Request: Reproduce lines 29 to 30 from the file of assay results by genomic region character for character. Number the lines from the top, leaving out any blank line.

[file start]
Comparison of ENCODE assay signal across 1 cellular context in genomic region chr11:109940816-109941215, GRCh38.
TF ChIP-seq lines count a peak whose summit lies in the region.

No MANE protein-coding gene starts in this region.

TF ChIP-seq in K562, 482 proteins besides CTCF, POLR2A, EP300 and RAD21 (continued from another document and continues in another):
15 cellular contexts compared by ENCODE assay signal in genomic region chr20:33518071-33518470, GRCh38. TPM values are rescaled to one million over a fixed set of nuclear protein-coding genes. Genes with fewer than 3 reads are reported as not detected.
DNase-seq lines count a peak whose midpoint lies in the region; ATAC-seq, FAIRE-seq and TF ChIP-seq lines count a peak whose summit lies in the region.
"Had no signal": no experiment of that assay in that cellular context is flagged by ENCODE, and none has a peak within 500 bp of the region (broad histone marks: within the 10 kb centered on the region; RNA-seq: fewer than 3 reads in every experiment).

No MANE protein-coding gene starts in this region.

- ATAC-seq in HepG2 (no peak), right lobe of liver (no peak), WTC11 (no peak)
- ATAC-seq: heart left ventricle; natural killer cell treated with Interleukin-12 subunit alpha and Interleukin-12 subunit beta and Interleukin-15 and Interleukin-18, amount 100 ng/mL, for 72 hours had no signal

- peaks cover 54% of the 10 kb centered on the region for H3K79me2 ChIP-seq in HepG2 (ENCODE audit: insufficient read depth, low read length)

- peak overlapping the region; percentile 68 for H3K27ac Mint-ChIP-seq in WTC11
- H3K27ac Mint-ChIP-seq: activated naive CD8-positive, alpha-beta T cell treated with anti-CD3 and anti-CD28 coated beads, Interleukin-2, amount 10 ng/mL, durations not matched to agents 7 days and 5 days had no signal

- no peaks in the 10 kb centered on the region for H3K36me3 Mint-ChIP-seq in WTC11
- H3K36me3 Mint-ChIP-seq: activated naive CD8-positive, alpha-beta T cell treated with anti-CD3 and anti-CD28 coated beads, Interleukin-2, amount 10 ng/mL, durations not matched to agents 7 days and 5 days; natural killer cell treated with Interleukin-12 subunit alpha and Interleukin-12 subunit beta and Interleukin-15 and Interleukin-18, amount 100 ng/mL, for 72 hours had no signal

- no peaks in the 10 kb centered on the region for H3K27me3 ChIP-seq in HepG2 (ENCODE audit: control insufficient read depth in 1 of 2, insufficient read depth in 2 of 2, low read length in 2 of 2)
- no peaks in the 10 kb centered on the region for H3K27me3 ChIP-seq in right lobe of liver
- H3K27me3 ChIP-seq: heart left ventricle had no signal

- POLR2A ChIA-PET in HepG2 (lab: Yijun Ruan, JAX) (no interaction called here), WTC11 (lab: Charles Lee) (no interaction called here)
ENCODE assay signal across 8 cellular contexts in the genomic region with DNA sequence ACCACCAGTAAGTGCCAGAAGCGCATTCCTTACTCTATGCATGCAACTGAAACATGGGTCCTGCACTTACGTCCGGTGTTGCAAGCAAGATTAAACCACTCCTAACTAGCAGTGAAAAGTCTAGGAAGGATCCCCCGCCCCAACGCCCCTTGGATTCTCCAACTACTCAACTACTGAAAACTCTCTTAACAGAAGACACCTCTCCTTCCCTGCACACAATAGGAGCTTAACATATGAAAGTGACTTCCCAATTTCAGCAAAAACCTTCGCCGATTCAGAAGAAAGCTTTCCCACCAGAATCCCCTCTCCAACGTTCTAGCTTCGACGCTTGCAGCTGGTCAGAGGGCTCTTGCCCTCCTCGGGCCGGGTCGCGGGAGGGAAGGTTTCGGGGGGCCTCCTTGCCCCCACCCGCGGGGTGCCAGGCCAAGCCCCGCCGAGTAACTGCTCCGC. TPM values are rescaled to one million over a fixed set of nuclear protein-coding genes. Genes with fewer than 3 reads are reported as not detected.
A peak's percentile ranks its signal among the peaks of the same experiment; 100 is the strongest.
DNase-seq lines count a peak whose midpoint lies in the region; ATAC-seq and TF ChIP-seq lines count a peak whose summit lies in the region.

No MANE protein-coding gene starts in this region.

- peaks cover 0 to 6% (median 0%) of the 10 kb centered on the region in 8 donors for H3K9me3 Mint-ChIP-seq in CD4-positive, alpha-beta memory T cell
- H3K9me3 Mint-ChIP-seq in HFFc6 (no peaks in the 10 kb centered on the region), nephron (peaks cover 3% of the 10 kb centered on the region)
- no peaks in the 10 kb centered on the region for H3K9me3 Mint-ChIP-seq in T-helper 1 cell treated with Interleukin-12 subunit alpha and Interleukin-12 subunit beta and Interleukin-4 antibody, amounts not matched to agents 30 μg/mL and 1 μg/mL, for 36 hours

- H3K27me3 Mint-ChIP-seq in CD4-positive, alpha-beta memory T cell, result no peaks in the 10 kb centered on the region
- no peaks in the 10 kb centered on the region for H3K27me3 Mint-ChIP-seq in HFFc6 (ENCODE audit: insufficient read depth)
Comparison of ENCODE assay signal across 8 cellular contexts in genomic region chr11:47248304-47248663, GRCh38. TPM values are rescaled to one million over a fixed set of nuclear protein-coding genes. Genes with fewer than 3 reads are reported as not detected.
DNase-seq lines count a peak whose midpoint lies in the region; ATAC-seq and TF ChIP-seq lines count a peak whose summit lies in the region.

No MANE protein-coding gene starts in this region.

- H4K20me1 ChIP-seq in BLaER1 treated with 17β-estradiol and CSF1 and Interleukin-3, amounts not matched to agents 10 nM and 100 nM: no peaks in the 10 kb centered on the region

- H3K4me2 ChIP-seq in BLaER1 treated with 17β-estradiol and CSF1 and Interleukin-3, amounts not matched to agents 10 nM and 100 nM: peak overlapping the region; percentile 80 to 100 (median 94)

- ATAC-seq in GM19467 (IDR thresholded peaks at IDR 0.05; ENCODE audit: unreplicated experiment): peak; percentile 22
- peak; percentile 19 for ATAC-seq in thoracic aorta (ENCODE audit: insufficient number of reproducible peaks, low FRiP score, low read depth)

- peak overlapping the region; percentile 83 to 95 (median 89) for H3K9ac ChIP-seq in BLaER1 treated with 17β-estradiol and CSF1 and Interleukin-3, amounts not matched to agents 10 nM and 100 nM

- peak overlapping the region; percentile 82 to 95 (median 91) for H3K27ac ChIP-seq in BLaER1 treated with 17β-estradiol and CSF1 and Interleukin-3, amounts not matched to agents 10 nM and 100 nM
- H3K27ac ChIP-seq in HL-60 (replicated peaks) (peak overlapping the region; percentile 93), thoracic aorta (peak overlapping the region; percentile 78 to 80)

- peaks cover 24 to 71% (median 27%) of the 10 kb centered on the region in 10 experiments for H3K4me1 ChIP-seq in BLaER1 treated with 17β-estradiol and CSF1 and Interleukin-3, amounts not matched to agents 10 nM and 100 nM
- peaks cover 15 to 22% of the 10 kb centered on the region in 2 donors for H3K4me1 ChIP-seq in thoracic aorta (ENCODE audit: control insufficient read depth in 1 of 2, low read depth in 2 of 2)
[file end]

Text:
Comparison of ENCODE assay signal across 8 cellular contexts in genomic region chr11:47248304-47248663, GRCh38. TPM values are rescaled to one million over a fixed set of nuclear protein-coding genes. Genes with fewer than 3 reads are reported as not detected.
DNase-seq lines count a peak whose midpoint lies in the region; ATAC-seq and TF ChIP-seq lines count a peak whose summit lies in the region.